Let us take these arguments seriously for a moment. We can save all of the present and future antelope by simply killing off all of the lions (and other predators). Our obligations to prevent the killing of antelopes has been met.

However, we will then likely be faced with a problem of antelope overpopulation. They will breed, eat up their food supply and starve. Being hunted down and killed by a lion is bad enough. Starvation, at least from a utilitarian perspective, can be seen as significantly worse. So, it is better to allow the lions to hunt the antelope, then to subject the antelope to starvation. The predator problem has now been solved.

Not quite. We have a lot more options available to us. The lions are going to kill the antelope in particularly gruesome ways, involving a great deal of suffering - grievous wounds on the part of some who happen to escape, whole herds of antelope being frightened and terrified and chased over the plains. Clearly, there is a more utilitarian way of controlling the antelope population. We should still kill off all of the lions, but then implement some other method for controlling the antelope population. We can go in ourselves and kill off a few antelope from time to time, enough to keep the population in check. We can certainly do the job in ways that involve a lot less suffering on the part of those we do kill.

Now we have this pile of antelope carcasses. What are we going to do with them? Let them rot?

If we are assuming a utilitarian system of ethics, then it would be difficult to argue for letting rot that which can be put to good use. For example, maybe we do not need to kill off all of the lions. We can put them in a place where they cannot hunt antelope. We then feed them the antelope carcasses.

If it is morally permissible for us to kill the antelope and use them to feed the lions, then I can see no reason to object to taking the carcass and feeding it to humans.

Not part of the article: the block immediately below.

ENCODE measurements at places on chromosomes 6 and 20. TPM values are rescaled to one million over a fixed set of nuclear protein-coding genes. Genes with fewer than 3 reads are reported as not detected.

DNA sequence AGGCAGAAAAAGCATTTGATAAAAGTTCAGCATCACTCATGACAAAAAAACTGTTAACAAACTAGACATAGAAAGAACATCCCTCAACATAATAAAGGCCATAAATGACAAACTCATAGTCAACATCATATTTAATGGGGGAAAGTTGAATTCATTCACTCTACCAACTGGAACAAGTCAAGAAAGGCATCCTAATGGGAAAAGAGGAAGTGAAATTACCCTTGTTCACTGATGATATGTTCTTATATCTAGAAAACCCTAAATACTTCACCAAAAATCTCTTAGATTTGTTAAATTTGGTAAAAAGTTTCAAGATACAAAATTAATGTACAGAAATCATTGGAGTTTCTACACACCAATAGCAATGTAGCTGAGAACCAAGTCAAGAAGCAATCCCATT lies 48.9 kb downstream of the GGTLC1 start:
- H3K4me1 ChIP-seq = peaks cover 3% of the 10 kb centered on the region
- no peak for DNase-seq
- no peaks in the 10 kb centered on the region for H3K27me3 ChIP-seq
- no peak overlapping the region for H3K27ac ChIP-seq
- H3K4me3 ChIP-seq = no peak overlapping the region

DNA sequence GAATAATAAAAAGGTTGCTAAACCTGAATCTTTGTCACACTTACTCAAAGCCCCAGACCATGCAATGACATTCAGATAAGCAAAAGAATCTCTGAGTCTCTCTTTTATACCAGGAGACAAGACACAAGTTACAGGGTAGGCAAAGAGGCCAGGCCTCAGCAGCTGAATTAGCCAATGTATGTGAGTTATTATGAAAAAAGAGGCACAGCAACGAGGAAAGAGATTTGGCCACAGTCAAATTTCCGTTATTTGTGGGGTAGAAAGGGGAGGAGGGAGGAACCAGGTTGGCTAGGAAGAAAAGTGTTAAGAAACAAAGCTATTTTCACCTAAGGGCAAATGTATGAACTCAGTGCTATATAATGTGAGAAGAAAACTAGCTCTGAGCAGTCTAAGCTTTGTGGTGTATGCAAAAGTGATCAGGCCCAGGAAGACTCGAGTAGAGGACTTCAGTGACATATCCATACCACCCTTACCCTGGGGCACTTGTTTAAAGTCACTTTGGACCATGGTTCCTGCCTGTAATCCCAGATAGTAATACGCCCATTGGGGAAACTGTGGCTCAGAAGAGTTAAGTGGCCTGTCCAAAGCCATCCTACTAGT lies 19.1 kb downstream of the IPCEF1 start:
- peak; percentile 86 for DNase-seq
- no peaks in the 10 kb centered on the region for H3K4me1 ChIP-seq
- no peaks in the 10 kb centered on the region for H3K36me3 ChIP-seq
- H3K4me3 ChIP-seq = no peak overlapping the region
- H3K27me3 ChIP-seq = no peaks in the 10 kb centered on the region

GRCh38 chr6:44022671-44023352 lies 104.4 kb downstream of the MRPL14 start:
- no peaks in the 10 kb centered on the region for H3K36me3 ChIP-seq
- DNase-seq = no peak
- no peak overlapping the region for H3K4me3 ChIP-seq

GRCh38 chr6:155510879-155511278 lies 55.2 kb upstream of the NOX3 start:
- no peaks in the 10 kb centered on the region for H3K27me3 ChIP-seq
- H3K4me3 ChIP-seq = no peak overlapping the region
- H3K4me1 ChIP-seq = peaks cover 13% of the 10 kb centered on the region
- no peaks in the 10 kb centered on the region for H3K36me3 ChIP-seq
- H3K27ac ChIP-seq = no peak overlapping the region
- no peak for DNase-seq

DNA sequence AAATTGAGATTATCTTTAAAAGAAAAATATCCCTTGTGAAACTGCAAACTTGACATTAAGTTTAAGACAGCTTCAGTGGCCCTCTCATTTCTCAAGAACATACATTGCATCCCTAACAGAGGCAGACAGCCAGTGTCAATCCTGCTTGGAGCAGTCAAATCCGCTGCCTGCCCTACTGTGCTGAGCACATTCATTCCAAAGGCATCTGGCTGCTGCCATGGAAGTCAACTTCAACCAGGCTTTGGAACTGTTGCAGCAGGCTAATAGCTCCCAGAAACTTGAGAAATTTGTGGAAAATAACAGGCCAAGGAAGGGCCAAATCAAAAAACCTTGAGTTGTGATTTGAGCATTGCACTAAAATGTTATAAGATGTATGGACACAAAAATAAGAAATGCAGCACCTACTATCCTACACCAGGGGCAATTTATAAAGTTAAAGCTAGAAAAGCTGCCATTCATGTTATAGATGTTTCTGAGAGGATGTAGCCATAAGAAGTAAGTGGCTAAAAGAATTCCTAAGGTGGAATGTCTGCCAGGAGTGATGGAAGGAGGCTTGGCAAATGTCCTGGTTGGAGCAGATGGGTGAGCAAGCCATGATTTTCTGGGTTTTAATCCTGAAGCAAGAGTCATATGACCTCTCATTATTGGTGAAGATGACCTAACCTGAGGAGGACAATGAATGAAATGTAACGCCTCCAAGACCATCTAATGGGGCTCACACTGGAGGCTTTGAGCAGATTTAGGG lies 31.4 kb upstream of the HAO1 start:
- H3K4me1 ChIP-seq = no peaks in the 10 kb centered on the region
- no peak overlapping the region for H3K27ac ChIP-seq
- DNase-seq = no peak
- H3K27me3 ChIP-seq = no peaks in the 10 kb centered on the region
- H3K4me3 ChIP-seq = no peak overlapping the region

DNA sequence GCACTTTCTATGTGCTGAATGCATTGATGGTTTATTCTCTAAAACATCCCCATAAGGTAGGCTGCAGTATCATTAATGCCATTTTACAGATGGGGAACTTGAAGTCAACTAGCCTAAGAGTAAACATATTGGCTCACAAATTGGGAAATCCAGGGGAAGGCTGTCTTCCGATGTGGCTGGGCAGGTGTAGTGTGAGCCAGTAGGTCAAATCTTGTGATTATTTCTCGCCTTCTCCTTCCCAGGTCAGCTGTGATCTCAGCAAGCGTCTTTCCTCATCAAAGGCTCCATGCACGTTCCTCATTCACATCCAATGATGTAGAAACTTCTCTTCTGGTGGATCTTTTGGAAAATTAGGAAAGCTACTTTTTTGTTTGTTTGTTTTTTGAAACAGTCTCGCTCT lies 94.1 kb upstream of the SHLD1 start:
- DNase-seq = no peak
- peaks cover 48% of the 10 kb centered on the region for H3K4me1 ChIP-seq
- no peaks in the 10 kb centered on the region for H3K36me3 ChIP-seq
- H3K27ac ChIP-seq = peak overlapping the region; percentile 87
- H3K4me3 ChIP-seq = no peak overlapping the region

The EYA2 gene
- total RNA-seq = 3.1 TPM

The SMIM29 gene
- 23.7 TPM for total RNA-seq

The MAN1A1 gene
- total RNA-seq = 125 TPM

In our utilitarian concern for the welfare of the antelope, we have as much reason to be concerned with the suffering caused by illness and injury as by lions and starvation. We could provide the antelope with inoculations against the worst diseases, protect them from parasites, and fence off areas where they could wander where there is a chance of accidental injury. We could also provide them with clean water (particularly in times of drought) and food (in times of scarcity).

This, of course, would cost money. However, we have the carcasses from our annual harvest to keep the herd at an optimum size, and there are people willing to pay money for them.

Overall Consequences

I am not going to try to argue that this line of reasoning can be used to defend all of the practices that are used in a modern ranch. It is unlikely that we can continue this story to the point that we are defending the practices found in factory farming or in many instances of animal testing. However, we also do not end up condemning the personal ranch. It is not automatically and obviously the case that the cattle kept on a range ranch are less well off, from a utilitarian perspective, than they would be if the gates were opened and they were released into the wild.